Migraine is a heterogeneous condition that causes symptoms that vary both among individuals and within individuals from attack to attack. We examined and reviewed several important lessons on the diagnosis of migraine learned from the distribution of headache types and patterns of treatment response in the Spectrum Study, including recruitment and diagnostic issues. The accuracy of an initial diagnosis, assigned by a clinician in the context of a clinical trial, was compared with the results of a final diagnosis, assigned by a neurologist, reviewing the initial evaluation as well as headache diaries for up to 10 attacks. Several lessons can be learned from the Spectrum Study. Recruitment difficulties teach us that disabling tension-type headache is difficult to find, suggesting that it is rare. Examination of the final diagnosis given after diary evaluations suggests that a diagnosis of migraine can usually be confirmed for patients with disabling headache. After reclassification of the final sample of 432 subjects, 24/75 (32%) patients initially clinically classified as having disabling episodic tension-type headache proved to have migraine or migrainous headache after a diary review. Among study participants, 90% of subjects with disabling headache (HIMQ score >250) had a migraine-related disorder. Treatment response suggests that, in migraineurs, tension-type headaches may have a pathophysiology similar to that of migraine. The diary data show that mild headaches in patients with disabling migraine often evolve into full-blown migraine. The Spectrum Study supports the view that, for patients with disabling episodic headache, migraine is often the correct diagnosis. In clinical practice, the suspicion of migraine should be high for patients experiencing episodic disabling headache. Assessment of headache-related disability may assist practitioners in making a diagnosis of migraine.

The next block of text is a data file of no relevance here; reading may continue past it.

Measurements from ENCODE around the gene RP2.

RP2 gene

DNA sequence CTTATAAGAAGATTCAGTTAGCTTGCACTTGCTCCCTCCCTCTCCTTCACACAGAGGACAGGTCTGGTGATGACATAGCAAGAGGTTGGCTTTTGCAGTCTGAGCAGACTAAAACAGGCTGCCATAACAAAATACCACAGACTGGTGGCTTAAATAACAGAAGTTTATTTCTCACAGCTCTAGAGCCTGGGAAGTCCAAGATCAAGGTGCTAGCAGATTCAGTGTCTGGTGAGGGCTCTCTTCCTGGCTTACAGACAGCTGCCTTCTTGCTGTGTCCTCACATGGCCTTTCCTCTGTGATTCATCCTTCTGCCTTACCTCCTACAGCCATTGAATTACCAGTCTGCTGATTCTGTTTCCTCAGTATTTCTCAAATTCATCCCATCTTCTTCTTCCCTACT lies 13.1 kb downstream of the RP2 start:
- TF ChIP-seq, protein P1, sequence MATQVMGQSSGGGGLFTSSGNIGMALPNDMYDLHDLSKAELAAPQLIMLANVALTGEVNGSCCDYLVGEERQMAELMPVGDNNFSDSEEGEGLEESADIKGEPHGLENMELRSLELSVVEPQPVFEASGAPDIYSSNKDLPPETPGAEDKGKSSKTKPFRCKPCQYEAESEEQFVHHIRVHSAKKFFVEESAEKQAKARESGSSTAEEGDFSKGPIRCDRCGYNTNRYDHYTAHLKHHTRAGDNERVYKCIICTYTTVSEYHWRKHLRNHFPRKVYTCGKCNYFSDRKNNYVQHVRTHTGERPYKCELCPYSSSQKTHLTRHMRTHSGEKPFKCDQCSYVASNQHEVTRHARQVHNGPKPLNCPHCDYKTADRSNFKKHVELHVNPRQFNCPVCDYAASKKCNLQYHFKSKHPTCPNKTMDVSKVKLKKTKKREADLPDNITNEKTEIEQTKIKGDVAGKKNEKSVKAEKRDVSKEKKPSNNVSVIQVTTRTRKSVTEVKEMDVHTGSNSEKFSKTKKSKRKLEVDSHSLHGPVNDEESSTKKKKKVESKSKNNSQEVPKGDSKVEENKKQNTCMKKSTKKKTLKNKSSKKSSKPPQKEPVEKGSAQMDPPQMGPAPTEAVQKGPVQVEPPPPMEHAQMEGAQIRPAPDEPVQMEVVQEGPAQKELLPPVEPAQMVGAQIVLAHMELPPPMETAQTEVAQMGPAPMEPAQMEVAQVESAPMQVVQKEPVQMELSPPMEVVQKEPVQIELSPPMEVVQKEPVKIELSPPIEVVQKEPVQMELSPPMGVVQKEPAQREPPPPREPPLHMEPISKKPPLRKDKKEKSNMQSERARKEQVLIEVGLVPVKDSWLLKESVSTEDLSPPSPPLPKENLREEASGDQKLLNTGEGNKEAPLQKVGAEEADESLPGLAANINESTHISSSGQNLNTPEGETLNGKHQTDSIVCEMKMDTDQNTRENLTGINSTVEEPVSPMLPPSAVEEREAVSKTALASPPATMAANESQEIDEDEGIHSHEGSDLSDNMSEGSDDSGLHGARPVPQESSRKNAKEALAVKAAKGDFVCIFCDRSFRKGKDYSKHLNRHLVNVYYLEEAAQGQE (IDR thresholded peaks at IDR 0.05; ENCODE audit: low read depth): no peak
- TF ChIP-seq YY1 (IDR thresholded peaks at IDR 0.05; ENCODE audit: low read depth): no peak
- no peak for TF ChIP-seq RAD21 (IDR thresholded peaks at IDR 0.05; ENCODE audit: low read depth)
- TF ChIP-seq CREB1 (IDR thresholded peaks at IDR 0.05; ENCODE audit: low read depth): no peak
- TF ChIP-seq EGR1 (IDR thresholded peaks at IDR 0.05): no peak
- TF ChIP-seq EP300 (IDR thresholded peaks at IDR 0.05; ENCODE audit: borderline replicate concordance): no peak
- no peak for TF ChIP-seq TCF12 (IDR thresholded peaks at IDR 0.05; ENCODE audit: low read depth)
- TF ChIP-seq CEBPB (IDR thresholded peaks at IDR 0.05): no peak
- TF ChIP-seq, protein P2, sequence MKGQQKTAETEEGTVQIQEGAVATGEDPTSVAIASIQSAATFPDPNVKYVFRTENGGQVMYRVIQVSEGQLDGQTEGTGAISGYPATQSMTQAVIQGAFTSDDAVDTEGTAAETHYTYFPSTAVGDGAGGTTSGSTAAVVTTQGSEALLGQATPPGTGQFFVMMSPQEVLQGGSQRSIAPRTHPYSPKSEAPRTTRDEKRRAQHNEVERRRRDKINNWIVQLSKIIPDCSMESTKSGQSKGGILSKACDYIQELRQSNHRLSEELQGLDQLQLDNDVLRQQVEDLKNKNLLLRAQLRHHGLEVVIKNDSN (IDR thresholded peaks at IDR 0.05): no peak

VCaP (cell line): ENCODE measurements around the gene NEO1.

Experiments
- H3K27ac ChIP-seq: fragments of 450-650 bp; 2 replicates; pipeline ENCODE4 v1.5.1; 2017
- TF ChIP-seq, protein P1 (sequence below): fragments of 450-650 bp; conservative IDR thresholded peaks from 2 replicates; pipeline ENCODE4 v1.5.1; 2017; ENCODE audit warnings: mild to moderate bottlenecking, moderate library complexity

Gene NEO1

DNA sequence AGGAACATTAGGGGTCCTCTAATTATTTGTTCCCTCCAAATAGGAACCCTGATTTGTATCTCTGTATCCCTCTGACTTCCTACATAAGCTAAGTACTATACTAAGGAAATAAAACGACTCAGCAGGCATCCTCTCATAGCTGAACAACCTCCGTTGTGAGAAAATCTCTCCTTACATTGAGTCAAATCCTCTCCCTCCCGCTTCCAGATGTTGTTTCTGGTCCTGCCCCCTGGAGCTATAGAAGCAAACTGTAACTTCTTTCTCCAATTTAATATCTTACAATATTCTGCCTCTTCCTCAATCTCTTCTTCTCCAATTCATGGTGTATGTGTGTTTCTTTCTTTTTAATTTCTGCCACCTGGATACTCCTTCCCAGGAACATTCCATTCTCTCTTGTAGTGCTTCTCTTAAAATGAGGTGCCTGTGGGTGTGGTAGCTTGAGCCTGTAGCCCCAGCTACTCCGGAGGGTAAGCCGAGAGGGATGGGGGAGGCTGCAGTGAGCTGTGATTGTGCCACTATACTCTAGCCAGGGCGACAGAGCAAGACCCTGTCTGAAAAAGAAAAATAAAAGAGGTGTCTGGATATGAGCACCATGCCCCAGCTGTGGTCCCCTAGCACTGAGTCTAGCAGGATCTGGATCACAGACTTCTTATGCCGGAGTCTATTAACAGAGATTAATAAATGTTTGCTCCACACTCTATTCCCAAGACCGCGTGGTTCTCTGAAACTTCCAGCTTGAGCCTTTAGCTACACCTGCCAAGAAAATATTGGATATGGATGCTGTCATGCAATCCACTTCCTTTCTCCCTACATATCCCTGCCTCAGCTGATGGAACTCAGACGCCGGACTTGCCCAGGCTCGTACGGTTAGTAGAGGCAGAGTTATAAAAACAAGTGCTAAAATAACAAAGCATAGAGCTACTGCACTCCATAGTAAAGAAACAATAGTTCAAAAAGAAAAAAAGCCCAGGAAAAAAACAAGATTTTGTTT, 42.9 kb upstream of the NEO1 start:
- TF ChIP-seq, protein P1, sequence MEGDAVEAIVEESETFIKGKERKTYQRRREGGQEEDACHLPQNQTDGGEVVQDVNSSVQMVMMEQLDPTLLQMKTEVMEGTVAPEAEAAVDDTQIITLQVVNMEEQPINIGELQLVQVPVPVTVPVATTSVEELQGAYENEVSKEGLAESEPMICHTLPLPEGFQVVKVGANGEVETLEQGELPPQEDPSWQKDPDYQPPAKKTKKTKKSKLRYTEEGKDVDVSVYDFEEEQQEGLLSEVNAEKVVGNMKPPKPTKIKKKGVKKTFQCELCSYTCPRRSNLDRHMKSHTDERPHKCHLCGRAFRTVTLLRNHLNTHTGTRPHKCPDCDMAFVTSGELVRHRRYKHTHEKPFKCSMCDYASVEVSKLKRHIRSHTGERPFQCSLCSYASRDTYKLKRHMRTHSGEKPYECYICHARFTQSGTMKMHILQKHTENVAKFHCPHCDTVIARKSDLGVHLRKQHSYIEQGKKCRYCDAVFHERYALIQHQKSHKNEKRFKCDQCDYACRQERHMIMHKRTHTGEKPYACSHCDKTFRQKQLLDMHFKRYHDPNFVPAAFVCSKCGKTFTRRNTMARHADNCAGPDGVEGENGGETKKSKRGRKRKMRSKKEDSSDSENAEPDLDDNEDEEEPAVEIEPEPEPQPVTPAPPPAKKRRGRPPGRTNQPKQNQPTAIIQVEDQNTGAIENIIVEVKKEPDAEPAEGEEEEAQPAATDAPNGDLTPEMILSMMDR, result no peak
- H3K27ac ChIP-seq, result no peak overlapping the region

|Original language||English (US)|
|Issue number||9 SUPPL. 6|
|State||Published - May 14 2002|
ASJC Scopus subject areas
- Clinical Neurology